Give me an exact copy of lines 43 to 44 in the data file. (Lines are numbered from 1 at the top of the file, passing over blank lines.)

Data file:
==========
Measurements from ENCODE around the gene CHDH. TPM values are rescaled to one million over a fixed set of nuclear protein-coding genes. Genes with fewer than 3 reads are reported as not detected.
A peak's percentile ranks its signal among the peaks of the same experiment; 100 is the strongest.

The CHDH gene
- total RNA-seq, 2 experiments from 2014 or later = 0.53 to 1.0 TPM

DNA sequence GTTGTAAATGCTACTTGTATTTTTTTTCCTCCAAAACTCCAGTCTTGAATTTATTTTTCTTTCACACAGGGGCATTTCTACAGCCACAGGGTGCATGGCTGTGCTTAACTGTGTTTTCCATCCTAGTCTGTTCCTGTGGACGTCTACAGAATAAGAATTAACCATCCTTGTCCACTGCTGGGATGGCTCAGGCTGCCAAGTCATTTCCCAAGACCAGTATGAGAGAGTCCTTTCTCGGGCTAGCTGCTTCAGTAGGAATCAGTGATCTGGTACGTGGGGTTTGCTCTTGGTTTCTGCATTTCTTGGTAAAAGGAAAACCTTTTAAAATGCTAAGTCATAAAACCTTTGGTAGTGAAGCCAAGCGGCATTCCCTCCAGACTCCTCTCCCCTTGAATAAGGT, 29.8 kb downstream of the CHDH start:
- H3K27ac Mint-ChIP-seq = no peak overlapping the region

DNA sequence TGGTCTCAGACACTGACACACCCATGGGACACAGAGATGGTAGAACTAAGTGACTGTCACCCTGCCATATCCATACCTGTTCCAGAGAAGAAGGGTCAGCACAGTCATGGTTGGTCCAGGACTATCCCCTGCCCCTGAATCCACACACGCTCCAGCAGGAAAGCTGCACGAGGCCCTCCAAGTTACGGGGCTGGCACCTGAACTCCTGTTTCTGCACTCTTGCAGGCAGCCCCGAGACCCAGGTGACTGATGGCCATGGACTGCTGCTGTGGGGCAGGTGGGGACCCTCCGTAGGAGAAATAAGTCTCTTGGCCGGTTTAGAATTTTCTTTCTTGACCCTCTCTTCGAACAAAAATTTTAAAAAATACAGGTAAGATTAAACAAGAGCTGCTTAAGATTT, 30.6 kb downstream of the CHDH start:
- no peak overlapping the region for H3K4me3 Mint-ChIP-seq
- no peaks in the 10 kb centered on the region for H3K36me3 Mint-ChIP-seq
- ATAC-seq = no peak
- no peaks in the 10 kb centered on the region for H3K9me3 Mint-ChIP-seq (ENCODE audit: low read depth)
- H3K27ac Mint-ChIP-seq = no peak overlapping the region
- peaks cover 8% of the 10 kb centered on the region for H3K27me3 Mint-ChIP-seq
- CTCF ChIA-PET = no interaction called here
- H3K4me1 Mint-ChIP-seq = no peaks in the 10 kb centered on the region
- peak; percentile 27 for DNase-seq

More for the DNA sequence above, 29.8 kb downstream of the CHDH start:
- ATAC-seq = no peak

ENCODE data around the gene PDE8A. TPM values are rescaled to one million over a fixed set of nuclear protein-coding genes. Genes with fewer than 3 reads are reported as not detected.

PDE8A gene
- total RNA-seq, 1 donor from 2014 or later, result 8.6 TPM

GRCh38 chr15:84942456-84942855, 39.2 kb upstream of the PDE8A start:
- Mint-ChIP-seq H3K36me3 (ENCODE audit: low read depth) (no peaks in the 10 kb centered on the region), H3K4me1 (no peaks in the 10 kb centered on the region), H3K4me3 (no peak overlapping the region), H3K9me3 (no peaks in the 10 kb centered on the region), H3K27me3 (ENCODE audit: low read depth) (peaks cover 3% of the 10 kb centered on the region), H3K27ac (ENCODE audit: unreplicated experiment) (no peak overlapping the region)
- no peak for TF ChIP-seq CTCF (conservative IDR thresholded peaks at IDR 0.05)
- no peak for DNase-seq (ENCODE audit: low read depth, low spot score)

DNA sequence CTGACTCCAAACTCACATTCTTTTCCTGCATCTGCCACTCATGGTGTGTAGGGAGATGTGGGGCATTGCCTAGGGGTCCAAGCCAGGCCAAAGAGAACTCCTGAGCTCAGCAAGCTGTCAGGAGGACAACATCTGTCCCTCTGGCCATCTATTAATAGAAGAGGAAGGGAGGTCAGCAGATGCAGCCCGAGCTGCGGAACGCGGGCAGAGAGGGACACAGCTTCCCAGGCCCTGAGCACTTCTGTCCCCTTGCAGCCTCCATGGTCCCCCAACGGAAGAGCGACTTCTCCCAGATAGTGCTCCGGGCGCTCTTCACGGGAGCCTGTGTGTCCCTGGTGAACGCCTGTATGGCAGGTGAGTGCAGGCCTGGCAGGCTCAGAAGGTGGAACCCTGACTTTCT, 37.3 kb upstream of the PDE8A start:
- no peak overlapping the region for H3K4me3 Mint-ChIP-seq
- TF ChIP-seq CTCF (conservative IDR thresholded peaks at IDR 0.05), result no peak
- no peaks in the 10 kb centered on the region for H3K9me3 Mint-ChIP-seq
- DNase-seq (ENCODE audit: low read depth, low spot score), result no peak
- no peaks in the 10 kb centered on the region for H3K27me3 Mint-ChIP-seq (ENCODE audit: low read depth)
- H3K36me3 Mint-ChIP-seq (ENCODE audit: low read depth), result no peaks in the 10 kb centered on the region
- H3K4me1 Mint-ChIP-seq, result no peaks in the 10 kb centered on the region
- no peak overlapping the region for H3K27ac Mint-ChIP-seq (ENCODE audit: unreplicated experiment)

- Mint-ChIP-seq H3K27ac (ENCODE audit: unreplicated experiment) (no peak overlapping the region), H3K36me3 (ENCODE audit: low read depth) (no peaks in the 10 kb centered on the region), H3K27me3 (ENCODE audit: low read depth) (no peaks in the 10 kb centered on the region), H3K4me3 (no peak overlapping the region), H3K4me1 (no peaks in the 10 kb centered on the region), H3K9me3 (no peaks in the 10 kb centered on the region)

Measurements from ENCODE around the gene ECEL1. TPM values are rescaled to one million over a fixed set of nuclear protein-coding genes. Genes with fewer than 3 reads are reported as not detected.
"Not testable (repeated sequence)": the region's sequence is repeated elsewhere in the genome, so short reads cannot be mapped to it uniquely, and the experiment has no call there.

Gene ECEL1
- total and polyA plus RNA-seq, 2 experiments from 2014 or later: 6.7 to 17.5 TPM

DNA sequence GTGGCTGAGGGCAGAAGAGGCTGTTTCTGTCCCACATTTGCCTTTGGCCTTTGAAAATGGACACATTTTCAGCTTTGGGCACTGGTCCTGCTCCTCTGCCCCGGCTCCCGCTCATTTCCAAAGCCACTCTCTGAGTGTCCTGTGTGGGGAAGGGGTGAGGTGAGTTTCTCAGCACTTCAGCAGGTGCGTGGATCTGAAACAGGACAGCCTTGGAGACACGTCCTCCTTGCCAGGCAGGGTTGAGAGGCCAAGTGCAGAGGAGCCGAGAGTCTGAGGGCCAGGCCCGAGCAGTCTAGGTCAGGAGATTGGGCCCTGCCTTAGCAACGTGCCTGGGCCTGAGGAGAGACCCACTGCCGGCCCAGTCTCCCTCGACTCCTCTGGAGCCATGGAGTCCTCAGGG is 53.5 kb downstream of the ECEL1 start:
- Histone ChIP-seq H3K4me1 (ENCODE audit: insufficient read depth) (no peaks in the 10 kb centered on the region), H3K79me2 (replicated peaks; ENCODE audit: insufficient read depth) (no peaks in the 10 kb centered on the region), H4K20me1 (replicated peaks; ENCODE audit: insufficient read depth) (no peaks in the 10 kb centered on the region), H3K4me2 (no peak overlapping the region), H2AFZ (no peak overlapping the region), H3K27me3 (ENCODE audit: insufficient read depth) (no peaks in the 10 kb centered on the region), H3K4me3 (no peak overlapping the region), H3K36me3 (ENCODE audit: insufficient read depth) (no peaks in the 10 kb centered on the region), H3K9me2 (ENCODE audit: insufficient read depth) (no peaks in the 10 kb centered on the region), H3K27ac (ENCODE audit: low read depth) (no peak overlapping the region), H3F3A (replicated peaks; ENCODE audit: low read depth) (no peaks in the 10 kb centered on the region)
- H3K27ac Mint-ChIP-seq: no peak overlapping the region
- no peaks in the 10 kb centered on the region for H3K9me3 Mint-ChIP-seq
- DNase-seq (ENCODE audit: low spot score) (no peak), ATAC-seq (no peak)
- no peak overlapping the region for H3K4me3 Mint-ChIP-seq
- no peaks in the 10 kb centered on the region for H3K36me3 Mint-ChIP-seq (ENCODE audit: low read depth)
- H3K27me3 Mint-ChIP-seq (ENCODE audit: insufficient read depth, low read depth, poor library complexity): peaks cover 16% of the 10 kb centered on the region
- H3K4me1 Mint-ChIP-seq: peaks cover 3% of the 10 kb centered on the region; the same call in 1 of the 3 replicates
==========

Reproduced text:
- no peaks in the 10 kb centered on the region for H3K9me3 Mint-ChIP-seq
- DNase-seq (ENCODE audit: low spot score) (no peak), ATAC-seq (no peak)